Jim Silver, a toy analyst at timetoplaymag.com, said KB had been struggling since emerging from its first bankruptcy protection in 2005.

"Manufacturers were concerned about shipping to them over the last couple of months," he said. "This did not happen all of a sudden."

He said that the timing of the filing was a surprise, however, since he expected it in January. But as manufacturers balked at shipping "hot" holiday toys, their sales dropped off. KB Toys also suffered from deciding not to sell video-game consoles such as the Nintendo Wii, one of the few toy items selling well this year, Silver said.

"Their business model didn't work," he said. "They're selling closeouts, today people want the hot toys."

Amid the consumer spending slowdown and recession, KB Toys joins a growing list of retailers filing for bankruptcy protection. Others include Mervyns LLC, The Sharper Image, Steve & Barry's, to Linens 'N Things and Circuit City Stores Inc.

Chinese Toy manufacturer Slumps due to KB Toys announcement

Li & Fung Ltd. slumped the most in six weeks in Hong Kong trading after a U.S. client filed for bankruptcy and the Senate rejected a $14 billion bailout plan for American automakers, threatening a deepening of the recession.

Li & Fung, which supplies toys and clothing to Wal-Mart Inc. and Target Corp., fell 13 percent to close at HK$14.86, the biggest decline since Oct. 31.

More than a dozen U.S. retailers have entered bankruptcy this year as consumers cut spending during a yearlong recession, according to data compiled by Bloomberg. Meanwhile, 1 million jobs may be lost in the U.S., where Li & Fung makes more than 60 percent of its sales, after the bailout plan for automakers was rejected, White House spokeswoman Dana Perino said.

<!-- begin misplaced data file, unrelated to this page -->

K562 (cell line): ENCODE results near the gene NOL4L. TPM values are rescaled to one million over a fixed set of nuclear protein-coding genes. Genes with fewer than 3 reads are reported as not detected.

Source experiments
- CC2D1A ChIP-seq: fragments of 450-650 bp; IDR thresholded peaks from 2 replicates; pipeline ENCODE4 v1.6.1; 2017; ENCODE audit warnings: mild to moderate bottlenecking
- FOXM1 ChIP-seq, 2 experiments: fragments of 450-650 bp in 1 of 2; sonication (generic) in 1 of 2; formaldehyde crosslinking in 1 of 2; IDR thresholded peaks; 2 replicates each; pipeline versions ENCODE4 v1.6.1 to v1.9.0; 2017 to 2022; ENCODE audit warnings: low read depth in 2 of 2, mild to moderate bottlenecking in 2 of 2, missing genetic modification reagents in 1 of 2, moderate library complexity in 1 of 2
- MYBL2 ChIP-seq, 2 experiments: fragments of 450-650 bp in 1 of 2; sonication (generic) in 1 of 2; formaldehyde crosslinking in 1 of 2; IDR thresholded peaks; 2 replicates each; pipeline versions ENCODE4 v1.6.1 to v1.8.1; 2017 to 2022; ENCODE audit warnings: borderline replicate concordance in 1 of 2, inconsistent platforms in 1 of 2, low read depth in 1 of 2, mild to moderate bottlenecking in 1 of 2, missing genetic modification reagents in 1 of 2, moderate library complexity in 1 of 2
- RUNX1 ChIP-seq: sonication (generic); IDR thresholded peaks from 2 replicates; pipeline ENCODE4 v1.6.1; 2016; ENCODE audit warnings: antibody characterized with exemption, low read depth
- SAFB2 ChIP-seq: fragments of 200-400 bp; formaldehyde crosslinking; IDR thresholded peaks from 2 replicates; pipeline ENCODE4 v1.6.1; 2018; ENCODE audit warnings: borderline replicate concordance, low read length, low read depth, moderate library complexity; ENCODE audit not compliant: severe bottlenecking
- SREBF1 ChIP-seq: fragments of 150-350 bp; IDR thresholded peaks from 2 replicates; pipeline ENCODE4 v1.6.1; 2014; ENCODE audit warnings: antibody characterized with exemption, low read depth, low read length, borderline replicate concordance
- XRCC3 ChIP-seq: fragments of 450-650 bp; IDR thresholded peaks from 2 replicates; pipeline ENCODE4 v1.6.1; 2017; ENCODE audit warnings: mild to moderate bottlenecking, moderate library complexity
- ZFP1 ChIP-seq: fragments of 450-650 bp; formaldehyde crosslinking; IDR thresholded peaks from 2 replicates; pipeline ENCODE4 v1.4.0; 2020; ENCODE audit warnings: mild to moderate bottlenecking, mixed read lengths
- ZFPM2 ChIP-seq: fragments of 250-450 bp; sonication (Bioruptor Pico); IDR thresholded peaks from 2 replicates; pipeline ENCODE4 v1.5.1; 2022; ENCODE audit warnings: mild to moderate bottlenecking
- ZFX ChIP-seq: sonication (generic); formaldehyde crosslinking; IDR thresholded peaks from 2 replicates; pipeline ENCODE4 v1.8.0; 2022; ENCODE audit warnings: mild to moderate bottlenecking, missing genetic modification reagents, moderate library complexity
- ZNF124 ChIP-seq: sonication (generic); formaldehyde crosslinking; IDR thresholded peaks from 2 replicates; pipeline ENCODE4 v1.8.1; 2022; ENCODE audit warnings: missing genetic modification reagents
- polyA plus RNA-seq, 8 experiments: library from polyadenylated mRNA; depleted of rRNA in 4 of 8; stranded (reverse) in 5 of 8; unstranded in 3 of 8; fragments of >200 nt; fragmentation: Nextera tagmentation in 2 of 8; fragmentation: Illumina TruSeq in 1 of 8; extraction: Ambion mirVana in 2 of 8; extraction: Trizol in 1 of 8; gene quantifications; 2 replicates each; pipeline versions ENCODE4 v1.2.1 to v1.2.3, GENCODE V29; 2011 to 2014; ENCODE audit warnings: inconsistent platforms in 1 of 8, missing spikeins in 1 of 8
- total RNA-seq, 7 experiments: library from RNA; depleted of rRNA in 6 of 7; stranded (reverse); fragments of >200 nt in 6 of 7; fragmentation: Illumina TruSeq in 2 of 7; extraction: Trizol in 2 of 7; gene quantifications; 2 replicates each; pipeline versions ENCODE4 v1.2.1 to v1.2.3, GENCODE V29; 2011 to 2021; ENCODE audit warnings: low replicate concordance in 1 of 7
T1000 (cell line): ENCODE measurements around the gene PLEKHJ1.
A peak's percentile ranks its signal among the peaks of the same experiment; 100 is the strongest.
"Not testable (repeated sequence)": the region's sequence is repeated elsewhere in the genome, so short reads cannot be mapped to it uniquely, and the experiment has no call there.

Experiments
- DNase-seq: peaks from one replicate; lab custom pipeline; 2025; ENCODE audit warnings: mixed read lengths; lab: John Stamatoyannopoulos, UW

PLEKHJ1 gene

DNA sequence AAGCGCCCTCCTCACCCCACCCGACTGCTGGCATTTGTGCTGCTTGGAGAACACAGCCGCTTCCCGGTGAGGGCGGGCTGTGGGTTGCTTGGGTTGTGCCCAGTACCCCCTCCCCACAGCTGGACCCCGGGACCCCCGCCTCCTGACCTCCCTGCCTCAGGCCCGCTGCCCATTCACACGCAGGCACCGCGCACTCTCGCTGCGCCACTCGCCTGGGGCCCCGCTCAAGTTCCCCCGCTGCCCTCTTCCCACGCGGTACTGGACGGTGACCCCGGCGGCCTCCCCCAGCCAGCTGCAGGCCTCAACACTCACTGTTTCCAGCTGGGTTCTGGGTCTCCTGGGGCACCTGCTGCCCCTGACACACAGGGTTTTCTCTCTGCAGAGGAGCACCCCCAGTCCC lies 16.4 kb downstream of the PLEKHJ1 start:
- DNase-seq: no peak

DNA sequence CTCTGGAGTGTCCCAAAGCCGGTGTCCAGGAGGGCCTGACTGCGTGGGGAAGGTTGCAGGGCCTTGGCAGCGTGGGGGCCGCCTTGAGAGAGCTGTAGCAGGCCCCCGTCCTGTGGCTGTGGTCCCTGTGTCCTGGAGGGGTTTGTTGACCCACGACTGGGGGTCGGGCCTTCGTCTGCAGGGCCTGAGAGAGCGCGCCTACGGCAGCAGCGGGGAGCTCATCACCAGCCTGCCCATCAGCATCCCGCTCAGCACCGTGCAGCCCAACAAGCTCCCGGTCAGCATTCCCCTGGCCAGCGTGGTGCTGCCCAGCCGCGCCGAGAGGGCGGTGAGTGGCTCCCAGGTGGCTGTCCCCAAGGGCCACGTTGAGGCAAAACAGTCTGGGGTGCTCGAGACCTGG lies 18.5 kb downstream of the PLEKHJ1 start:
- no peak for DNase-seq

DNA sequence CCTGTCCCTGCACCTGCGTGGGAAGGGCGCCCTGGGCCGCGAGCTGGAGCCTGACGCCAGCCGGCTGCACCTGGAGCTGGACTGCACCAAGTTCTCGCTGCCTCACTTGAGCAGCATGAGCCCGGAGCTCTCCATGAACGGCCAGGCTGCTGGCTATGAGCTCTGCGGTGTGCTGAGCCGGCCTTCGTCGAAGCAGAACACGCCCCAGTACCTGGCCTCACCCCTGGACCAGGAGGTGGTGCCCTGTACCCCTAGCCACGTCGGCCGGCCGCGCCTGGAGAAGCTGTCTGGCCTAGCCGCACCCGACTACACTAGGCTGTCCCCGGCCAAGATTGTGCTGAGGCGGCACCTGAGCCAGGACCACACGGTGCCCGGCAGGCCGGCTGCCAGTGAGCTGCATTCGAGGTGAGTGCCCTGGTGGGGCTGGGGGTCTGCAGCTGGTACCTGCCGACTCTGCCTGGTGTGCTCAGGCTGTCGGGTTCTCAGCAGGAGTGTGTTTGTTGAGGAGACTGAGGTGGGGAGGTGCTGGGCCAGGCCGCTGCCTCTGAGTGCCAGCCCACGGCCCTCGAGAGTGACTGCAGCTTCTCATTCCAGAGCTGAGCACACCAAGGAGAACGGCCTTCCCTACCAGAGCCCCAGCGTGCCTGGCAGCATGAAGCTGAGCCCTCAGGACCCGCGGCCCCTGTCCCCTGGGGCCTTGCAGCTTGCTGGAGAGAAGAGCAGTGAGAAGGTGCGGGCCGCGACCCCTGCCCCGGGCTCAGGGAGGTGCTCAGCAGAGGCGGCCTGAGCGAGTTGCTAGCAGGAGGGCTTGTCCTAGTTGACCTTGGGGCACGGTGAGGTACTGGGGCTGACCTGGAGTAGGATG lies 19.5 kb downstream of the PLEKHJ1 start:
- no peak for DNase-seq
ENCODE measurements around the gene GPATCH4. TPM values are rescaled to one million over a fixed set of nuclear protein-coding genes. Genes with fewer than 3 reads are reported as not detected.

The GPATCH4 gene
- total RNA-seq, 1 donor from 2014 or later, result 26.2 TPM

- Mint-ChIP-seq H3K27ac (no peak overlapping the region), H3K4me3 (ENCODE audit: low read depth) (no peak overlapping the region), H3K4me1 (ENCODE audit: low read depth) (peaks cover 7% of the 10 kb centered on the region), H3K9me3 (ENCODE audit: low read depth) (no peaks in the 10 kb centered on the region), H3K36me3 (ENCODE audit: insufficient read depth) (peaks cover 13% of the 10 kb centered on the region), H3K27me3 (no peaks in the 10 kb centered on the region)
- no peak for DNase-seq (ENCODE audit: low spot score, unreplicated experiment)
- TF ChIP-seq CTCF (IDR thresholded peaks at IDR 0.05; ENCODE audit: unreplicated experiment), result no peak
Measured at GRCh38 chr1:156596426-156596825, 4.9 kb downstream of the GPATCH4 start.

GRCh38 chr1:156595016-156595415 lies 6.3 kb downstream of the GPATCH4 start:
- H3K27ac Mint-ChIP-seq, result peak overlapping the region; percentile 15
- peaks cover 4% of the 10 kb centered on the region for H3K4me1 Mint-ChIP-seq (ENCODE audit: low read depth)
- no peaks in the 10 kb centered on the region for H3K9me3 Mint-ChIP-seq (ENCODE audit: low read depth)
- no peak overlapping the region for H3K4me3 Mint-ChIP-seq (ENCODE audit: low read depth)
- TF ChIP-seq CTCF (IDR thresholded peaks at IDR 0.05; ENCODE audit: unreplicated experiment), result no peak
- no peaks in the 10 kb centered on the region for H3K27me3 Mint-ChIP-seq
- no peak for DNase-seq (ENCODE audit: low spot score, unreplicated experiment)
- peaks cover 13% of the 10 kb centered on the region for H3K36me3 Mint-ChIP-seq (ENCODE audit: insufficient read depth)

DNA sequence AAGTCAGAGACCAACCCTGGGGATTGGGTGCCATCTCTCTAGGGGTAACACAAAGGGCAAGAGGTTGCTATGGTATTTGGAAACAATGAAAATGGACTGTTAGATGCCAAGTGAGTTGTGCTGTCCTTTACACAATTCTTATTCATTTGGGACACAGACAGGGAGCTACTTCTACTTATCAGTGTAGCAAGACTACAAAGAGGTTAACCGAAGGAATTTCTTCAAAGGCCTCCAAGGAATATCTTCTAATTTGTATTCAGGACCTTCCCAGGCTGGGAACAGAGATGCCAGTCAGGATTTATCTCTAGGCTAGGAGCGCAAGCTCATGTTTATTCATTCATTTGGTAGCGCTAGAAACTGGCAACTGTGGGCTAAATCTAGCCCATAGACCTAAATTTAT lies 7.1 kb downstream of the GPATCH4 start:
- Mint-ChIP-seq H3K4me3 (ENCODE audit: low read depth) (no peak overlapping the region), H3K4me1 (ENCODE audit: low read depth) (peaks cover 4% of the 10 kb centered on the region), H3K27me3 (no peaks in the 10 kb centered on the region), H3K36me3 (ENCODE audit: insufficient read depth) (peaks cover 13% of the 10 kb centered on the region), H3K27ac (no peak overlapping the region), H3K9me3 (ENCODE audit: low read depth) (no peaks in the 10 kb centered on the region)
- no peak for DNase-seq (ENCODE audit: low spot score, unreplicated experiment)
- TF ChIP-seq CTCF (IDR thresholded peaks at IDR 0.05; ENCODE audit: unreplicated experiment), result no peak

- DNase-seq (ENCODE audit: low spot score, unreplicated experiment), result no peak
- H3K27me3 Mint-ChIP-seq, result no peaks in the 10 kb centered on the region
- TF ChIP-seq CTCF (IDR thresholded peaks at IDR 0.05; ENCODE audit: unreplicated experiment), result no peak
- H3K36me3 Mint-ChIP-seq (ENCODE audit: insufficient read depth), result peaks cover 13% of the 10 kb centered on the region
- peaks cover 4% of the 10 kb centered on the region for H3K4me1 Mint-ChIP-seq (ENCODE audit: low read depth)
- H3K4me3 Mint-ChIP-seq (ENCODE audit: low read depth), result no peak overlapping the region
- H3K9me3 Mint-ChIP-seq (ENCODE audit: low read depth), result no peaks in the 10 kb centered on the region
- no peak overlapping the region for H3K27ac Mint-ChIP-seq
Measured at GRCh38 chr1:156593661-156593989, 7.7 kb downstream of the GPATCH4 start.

``Everyone is quite negative about the overall economy in the U.S.,'' Jackson Wong, investment manager at Tanrich Securities in Hong Kong, said over the phone from Hong Kong. ``This will hit export companies like Li & Fung as it heavily relies on its exports to the U.S.''

KB Toys Inc. filed for bankruptcy in the U.S., saying it owes Li & Fung $27.2 million.

The Hong Kong-based trader said KB Toys owes it about $5 million. The remaining $22.2 million is owed to factories that supply Li & Fung, the company said.

Sudden Sales Drop

``The KB Toys bankruptcy is certainly one of the reasons for the stock decline,'' Wong said.

KB Toys, the 86-year-old toy retailer based in Pittsfield, Massachusetts, said yesterday it filed for bankruptcy with plans to close its stores because of a ``sudden drop'' in sales in the past two months. This comes three years after KB Toys ended a previous bankruptcy by closing almost half of its 1,200 stores. The chain has shut hundreds more since amid increased competition from Wal-Mart, Toys ``R'' Us Inc. and Target.

``Li & Fung's exposure to the U.S. is quite large,'' Castor Pang, a strategist at Sun Hung Kai Securities Ltd. in Hong Kong, said. ``A lot of companies there have issued profit warnings and more companies may come out with similar news like KB Toys.''